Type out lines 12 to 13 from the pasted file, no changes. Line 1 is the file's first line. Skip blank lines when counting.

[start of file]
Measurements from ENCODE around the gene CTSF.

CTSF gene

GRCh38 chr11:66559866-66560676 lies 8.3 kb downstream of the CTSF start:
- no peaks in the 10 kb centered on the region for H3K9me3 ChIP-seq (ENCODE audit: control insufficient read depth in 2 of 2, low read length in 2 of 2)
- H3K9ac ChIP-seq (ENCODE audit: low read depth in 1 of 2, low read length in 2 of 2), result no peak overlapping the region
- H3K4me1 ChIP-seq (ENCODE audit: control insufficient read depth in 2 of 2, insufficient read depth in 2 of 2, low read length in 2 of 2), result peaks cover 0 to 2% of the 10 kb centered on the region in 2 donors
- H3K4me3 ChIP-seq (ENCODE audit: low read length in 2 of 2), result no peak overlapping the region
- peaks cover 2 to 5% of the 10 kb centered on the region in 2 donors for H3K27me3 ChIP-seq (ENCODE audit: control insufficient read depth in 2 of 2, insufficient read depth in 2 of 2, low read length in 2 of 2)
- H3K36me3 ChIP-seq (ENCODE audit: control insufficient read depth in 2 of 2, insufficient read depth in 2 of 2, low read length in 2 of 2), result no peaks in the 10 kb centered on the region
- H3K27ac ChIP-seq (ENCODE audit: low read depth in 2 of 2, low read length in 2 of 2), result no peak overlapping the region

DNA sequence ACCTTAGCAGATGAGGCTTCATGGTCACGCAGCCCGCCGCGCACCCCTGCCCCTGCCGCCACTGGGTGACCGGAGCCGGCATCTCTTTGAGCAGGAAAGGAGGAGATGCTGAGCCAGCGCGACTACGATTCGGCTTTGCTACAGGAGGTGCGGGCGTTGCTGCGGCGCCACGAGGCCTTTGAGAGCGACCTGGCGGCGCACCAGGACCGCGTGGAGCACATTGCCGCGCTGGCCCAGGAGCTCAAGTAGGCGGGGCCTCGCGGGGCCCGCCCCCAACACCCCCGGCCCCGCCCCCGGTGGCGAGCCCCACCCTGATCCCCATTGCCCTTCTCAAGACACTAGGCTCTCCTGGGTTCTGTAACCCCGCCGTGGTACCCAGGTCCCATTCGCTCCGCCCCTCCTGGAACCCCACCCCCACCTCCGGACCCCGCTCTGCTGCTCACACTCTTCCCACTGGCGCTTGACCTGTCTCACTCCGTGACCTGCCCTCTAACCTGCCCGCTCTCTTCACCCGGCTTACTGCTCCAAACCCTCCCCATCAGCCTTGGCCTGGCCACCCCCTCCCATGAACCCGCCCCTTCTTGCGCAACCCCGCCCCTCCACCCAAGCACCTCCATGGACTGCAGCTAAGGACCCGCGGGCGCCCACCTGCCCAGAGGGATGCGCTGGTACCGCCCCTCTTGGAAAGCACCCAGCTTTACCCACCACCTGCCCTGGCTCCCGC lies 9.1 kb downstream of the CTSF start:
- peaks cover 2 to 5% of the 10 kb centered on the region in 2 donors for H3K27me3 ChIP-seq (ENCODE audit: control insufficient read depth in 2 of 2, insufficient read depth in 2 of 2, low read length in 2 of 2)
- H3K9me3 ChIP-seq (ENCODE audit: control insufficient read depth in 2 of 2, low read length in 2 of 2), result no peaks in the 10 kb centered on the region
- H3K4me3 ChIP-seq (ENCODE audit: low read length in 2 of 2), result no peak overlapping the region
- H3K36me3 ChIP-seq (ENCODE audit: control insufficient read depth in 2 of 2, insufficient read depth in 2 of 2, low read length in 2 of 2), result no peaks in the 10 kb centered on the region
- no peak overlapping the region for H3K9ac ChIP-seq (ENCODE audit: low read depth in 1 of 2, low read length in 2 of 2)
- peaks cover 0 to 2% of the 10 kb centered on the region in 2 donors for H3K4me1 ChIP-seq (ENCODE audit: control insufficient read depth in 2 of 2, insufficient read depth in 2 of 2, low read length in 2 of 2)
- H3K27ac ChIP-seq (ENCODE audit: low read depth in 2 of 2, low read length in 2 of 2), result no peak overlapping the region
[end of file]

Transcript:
- peaks cover 2 to 5% of the 10 kb centered on the region in 2 donors for H3K27me3 ChIP-seq (ENCODE audit: control insufficient read depth in 2 of 2, insufficient read depth in 2 of 2, low read length in 2 of 2)
- H3K9me3 ChIP-seq (ENCODE audit: control insufficient read depth in 2 of 2, low read length in 2 of 2), result no peaks in the 10 kb centered on the region